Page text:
Several schools have reported a high number of positive test results, and some even temporarily “paused” voluntary workouts, including regional programs Arizona, Arizona State and Boise State.

Utah head coach Kyle Whittingham, right, and BYU head coach Kalani Sitake, left, share a laugh before the start of their NCAA college football game Saturday Nov. 24, 2018, in Salt Lake City. (AP Photo/Rick Bowmer)

That’s why Pac-12 commissioner Larry Scott doesn’t believe a decision should be made on the 2020-21 seasons before the absolute necessary time.

“We are trying to take baby steps and we are learning a lot as we have student-athletes coming back for workouts,” Scott said during another NCAA resocialization series that featured Hainline. “Frankly, our campuses have been learning a lot. What we thought was the narrative a month ago is now very different and we’ve been reminded to stay flexible.

“No one can predict right now what the fall will look like, in my opinion.”

Many changes are already being made on campuses, such as plans for physical distancing, universal mask-wearing and proper hygiene and cough etiquette.

“Those three things work better than anything else we know of,” Hainline said. But that’s only just the beginning of modifications for returning to play, and more will come — and will likely stay in place, even after the pandemic.

Athletic training rooms should no longer be open to the public; coaches should wear masks when social distancing cannot be possible, such as during practice; and players should take care to distance and wear mistakes when they are not actively participating in training or competition.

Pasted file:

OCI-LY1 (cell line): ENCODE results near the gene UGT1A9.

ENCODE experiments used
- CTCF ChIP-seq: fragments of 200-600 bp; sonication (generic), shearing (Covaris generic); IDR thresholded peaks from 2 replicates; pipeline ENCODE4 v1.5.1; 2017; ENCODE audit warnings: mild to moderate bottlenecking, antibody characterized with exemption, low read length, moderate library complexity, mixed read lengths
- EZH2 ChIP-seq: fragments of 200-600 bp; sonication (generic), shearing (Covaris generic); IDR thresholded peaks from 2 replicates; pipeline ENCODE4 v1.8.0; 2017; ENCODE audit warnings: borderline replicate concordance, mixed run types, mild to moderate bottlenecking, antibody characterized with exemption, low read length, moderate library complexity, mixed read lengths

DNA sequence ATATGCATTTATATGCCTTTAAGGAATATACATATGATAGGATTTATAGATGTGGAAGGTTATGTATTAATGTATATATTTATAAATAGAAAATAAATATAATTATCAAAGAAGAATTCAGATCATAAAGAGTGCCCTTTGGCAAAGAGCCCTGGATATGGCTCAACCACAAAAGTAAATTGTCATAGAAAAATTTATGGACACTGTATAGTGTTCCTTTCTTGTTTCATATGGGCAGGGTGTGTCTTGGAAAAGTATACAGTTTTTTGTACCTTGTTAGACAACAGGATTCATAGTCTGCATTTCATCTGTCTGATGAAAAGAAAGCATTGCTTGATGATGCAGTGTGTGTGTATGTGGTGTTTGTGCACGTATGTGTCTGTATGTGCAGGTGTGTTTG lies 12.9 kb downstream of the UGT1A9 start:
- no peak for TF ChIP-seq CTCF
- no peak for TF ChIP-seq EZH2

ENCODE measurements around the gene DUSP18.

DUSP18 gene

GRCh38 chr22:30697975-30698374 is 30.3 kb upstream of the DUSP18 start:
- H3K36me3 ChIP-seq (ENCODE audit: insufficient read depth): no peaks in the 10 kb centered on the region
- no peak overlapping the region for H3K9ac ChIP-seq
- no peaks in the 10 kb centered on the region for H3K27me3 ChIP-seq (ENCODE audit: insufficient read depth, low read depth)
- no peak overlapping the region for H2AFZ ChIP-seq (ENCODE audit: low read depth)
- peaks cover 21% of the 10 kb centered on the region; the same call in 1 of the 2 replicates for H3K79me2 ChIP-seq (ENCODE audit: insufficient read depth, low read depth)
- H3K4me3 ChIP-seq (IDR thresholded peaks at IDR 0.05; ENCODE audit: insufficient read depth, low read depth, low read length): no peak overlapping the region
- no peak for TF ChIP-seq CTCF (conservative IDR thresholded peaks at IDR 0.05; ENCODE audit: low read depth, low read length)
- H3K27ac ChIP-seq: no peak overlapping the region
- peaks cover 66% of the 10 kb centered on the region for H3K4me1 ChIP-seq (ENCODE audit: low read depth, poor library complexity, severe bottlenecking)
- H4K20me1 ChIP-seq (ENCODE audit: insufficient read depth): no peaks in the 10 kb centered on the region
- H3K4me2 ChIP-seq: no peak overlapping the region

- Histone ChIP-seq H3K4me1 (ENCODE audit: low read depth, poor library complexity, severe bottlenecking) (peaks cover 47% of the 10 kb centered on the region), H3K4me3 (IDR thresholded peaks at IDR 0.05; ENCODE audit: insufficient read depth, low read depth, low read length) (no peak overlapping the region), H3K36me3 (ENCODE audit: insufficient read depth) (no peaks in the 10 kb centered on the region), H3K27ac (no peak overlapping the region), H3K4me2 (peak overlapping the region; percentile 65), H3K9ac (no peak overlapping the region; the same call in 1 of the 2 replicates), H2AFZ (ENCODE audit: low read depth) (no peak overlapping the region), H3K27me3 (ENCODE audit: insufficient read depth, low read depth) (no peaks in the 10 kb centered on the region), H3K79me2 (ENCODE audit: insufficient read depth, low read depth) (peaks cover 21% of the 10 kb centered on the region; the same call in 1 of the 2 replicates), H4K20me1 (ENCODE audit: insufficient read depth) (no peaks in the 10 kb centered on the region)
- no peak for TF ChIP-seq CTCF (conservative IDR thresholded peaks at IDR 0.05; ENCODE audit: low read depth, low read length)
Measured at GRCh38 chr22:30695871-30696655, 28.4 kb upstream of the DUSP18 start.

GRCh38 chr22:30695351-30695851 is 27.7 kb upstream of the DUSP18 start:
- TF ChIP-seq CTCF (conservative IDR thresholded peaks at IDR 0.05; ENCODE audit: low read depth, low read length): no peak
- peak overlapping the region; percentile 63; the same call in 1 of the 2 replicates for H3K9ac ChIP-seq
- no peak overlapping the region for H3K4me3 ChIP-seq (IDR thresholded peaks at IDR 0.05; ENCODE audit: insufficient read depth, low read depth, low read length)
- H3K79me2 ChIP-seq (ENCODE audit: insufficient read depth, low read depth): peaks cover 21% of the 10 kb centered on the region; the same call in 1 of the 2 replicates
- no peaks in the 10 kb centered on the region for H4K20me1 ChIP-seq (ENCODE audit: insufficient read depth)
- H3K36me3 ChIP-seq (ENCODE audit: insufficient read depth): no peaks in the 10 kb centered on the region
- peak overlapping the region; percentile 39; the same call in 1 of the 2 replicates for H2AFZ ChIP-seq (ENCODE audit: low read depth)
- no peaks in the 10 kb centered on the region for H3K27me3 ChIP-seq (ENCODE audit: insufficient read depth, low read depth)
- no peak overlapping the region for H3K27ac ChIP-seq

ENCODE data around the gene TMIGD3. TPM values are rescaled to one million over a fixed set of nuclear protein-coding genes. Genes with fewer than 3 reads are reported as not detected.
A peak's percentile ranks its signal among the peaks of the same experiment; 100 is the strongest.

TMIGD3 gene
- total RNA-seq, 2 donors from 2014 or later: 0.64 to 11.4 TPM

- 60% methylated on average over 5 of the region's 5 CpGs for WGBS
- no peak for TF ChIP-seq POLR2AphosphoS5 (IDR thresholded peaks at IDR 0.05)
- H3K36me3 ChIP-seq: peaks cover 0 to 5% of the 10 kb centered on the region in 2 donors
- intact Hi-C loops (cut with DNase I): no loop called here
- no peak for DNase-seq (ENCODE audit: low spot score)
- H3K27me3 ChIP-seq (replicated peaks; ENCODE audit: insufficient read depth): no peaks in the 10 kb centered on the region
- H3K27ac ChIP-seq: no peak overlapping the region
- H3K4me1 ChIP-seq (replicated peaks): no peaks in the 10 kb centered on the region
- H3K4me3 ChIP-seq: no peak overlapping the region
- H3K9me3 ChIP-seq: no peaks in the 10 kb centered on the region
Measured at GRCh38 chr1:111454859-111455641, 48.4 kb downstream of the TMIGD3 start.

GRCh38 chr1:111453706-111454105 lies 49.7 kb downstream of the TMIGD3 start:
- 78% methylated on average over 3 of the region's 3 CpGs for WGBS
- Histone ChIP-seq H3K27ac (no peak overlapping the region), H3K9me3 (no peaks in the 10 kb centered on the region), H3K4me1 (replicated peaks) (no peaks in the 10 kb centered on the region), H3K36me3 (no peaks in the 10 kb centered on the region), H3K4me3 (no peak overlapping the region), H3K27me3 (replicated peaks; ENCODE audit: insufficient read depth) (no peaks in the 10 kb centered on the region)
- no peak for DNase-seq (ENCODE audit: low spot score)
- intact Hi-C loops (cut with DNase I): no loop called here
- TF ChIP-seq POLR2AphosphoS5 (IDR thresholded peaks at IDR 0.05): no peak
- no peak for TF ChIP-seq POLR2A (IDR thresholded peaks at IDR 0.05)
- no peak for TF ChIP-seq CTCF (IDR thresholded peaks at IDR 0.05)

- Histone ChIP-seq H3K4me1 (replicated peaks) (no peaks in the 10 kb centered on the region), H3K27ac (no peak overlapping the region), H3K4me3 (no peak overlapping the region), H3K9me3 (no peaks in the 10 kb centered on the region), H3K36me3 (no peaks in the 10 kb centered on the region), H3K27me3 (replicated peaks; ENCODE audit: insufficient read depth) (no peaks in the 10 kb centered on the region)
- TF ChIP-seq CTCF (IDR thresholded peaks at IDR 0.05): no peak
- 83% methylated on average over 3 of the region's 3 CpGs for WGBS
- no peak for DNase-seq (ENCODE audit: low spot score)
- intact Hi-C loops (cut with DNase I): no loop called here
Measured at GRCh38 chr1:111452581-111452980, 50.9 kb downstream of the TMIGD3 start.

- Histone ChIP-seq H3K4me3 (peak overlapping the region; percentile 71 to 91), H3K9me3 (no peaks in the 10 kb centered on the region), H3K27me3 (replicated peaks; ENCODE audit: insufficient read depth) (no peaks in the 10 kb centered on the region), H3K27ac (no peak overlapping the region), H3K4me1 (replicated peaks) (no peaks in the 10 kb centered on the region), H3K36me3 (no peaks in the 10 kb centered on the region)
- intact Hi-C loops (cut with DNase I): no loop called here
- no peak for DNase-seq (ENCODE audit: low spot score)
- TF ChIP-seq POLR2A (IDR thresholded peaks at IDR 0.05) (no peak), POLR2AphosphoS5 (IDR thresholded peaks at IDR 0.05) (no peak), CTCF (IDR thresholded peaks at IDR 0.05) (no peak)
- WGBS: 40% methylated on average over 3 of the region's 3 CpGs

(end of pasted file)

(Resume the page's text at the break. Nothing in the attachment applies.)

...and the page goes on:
Hainline added there are also some sports with low levels of risk, such as rifle shooting, bowling and swimming, and others with high risk levels, including football, soccer and volleyball. The high-risk sports won’t be completely safe until a vaccine is available — something most medical professionals, including Hainline, believe won’t be available until sometime in 2021, at the earliest.

So the ability to bring sports back will depend more on how society, communities and college campuses are able to mitigate the spread of the virus. Several schools from USC to Rutgers have already announced online-heavy models for education, and others like Notre Dame and BYU have said the in-person classes they offer won’t last past Thanksgiving break, eliminating the need for students to return to campus in the winter after going home.

But where does that leave sports?

It’s still complicated.

“Our ability to play sports in the fall will have more to do with macro elements and behavior in our society,” Scott said. “What happens when thousands of young people come back to our campuses? What will happen with the spread of the virus? What will be the impact on health services?

“Right now, the early indications are concerning. What we’ve seen in the last few weeks gives us reason to be concerned that when campuses open up, there could be spikes that put pressure on health care systems; and from my perspective, that is really the biggest risk to college sports in the fall, be it football, soccer or volleyball.”